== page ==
Isn’t it so exciting to get ready for the kids to go back to school? Normally I start out super organized and ready for the school year. All the kids’ lockers and lunch boxes are cleaned out and ready to go–normally. But this year it didn’t really happen like that. This year started out with a little more mayhem. I told the kids to go clean out their lockers. I didn’t bother to check them, though, so who knows if they did it. I’m just too knackered to really care all that much. My oldest two kids are knee-deep in preparations to go to Brazil for a couple of years so it’s not like my brain can handle organizing everything and everyone at the same time.
Maybe I just have no energy left for mothering. Maybe I had this finite amount of caring inside of me and I used to much of it when the kids were little. I squandered all my caring and effort on matching clothes and finding attractive hair accessories and now I’ve depleted my parenting resources. Instead of viewing my energy as something renewable, like solar power, I should really be considering all my parental interest as fossil fuels. Once they’re gone, they’re gone!
Yesterday at Back to School night one of the parents raised his hand and said he’d like to see the class do a Science Fair or Wax Museum (which is a really obnoxious thing that the schools do around here. Every single third grader dresses up as a historical character* and does a little two minute presentation and all the parents walk through the “wax museum” and the “statues” magically come to life and give us their two minute presentation. All at the same time, over and over again to all the parents who come through and press the kid’s “button”. It sounds cute but really it’s a pain and you can’t hear any of the kids because there are 125 third graders mumbling all at the same time.) The dad went on to elaborate on how great it is and how it teaches the kids to speak in public blah, blah, blah. I raised my hand and said, “can we vote on that? Because I hate those things.” The mom in front of me turned around and gave me a fist-bump. Another beleaguered soul, I can tell.
On the last day of school way back in the[del]Pleistocene Era[/del] first week of June I instructed my kids to clean out their backpacks and lunch boxes and all that stuff. I naively assumed that they followed my instructions. Can you believe I was such an idiot? Fast forward to three weeks ago when I was looking for a lost library book (one of my favorite past-times). I knelt down and looked under the bookshelf in the living room. The library book wasn’t there but I did find Jasper’s really fancy bento lunchbox. And what do you suppose was inside? The ham and cheese sandwich that he hadn’t bothered to eat was a pile of maggots. Yes, writhing maggots everywhere. My first reaction was to throw everything out. But I wanted Jasper to be very aware of the consequences of hiding his lunchbox and letting nature take its course. So I informed him that we would be continuing to use his maggoty lunchbox. (Sans insect pupae, of course.) Naturally he was thrilled.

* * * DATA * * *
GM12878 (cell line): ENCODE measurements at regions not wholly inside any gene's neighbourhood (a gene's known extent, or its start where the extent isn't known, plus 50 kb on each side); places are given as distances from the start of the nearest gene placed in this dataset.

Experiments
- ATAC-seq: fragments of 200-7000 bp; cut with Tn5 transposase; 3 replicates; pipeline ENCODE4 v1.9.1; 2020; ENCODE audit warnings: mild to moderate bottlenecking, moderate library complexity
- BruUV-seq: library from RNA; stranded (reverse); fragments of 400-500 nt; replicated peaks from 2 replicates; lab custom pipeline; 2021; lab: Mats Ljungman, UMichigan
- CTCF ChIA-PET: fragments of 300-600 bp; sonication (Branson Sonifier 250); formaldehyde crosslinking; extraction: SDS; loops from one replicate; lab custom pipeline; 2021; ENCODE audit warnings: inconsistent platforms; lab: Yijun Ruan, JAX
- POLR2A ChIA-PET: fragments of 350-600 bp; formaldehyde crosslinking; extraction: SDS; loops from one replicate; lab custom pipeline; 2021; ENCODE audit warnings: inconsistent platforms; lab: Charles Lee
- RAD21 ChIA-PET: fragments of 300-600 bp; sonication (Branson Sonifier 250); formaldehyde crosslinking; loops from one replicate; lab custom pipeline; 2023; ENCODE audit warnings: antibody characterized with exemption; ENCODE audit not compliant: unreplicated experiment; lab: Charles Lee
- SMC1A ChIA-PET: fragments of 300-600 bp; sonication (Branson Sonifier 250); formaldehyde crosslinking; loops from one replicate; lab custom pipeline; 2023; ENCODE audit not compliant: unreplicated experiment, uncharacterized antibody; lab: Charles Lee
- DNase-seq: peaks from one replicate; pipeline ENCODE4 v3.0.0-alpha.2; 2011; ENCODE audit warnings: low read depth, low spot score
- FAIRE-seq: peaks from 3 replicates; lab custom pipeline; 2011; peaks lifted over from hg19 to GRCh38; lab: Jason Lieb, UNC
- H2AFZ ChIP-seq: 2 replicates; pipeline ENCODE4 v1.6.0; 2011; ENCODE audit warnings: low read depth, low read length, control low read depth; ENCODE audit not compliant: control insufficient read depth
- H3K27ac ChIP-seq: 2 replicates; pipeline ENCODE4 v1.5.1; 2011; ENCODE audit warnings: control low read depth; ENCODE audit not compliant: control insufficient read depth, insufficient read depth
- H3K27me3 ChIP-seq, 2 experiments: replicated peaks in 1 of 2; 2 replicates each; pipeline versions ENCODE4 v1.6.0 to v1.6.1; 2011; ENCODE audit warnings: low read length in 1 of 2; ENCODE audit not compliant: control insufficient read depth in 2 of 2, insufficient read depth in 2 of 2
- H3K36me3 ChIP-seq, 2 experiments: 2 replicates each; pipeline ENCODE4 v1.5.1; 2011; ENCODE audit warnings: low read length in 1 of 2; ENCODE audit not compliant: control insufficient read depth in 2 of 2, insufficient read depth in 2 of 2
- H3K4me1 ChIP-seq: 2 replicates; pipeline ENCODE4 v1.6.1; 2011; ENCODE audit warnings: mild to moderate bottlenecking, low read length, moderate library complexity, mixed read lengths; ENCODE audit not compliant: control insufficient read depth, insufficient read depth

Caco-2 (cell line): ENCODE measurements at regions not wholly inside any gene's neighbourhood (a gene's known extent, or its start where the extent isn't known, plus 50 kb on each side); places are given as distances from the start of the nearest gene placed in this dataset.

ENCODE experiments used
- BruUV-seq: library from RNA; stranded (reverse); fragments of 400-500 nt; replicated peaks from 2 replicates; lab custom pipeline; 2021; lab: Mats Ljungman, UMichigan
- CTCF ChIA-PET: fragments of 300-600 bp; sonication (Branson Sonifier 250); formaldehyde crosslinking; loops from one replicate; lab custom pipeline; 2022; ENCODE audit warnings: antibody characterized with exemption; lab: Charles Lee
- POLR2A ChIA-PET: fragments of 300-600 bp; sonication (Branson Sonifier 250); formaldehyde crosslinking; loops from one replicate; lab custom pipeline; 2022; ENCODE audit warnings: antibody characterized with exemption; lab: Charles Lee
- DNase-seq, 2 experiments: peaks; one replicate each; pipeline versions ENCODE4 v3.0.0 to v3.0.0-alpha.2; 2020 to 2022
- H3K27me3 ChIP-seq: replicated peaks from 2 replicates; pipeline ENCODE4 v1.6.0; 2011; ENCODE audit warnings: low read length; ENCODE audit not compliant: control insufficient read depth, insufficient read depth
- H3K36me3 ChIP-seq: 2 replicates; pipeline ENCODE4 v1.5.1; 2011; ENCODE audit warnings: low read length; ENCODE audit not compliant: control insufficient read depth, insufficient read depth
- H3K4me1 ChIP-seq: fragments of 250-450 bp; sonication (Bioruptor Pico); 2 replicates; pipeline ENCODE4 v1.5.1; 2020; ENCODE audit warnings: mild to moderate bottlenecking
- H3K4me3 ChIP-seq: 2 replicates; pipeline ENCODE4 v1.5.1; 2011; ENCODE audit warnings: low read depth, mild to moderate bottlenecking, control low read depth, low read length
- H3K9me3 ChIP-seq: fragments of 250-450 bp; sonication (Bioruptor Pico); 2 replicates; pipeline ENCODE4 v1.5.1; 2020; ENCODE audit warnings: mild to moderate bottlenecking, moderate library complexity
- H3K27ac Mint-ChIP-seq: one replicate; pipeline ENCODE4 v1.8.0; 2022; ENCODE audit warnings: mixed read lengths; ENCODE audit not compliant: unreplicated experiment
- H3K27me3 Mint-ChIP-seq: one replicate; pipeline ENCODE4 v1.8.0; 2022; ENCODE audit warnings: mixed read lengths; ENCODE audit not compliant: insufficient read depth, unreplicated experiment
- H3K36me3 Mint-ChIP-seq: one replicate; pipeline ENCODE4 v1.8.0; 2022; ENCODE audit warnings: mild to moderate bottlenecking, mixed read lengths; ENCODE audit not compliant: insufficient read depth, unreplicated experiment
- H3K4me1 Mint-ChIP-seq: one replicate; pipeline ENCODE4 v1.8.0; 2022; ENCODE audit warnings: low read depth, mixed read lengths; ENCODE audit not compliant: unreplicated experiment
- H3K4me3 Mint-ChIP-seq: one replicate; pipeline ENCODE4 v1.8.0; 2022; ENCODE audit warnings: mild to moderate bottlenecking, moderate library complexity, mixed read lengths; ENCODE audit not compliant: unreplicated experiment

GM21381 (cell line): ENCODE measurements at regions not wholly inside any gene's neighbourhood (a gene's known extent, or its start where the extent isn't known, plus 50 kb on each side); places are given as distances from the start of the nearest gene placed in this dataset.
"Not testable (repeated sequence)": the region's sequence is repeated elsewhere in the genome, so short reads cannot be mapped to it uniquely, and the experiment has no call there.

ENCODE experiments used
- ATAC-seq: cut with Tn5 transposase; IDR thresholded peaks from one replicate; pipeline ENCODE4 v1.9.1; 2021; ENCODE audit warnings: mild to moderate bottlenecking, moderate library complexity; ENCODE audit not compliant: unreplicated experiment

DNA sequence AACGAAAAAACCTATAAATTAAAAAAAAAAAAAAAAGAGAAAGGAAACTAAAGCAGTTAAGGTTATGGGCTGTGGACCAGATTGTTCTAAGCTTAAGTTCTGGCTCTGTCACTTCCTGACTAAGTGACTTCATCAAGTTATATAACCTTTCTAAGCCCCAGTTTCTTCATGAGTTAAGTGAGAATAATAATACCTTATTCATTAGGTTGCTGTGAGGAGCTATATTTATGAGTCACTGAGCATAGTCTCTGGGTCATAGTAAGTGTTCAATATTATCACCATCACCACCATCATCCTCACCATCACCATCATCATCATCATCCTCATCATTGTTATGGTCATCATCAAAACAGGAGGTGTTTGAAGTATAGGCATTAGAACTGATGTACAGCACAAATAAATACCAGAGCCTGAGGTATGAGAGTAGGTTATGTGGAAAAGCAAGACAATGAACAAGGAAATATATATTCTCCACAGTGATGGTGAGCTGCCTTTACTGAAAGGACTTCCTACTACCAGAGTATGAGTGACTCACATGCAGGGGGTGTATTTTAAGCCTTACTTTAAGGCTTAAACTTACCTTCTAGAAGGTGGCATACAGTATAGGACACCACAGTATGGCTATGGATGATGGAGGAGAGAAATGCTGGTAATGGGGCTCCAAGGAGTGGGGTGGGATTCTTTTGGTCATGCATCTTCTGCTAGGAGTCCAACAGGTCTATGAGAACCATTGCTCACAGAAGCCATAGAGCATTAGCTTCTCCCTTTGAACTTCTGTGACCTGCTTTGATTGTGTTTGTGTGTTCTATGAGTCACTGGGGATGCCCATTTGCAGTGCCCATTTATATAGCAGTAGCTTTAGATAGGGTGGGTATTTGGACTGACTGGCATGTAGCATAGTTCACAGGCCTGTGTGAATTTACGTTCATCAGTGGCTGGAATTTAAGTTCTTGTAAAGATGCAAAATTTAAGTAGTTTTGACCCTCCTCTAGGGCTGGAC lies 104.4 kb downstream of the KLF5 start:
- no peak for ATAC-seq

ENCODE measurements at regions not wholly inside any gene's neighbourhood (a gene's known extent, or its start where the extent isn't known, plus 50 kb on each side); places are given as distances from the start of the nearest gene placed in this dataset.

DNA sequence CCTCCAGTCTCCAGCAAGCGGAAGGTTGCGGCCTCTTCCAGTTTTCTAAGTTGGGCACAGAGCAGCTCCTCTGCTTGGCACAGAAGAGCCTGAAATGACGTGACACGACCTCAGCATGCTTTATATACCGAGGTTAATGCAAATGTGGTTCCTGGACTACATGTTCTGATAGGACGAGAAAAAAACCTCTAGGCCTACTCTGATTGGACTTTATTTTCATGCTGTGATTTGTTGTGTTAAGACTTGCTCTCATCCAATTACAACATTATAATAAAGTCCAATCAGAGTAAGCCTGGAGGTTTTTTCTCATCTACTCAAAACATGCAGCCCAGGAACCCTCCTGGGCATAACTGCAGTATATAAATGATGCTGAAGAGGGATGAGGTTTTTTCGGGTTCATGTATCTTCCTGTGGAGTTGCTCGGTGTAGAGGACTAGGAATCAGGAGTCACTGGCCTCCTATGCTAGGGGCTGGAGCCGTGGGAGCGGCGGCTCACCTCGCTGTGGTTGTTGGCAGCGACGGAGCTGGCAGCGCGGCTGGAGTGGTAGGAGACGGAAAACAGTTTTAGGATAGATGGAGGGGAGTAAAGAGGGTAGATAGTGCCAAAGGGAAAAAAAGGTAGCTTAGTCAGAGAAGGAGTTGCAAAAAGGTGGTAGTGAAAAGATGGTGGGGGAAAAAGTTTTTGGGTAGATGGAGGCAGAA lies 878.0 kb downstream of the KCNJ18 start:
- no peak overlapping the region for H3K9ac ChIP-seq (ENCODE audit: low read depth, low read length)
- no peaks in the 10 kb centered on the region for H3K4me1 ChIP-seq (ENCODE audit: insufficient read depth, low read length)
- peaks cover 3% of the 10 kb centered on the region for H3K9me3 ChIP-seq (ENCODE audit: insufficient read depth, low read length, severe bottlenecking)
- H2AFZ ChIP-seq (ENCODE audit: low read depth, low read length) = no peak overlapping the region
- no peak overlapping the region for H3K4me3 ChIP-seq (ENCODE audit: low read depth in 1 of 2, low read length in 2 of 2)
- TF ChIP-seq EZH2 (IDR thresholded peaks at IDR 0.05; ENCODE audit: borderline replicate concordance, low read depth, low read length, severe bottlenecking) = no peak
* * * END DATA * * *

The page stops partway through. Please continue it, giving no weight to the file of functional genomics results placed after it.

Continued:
In between dry heaves I hosed the box out and then did what I call “Texas fumigation”: placed the lunchbox in a black garbage bag and then placed the bag on the hot black asphalt for a few days (this is also a great way to kill lice on bed linens and stuffed animals. For extra death, put the stuff in the car which has been left out in the sun). I let the 104º weather do the dirty work of killing all the vermin. Then the lunchbox got a soak down of clorox and two trips through the dishwasher’s sanitation cycle. There were a few suspicious stains left but nothing smelled amiss so the lunchbox has been put back into action.
I meant to throw all the other lunchboxes and backpacks though the washing machine before school started too. Fail. Everyone showed up with accessories covered with stains. And I forgot to take pictures of most of the children too. Because I am that organized.
When I went to put Jasper’s lunchbox in his backpack I realized that it was still full of everything from his last day of class. Another fail. So I dumped it out on the stairs, put his new stuff inside and sent him out the door. See? I wasn’t kidding.
Naturally I spent the rest of the day in bed with a giant Mtn. Dew, watching Mr. Selfridge.
So you might see why I have already sort of given up before we even got started. Although to give myself credit, the kids did all have fresh haircuts and new shoes.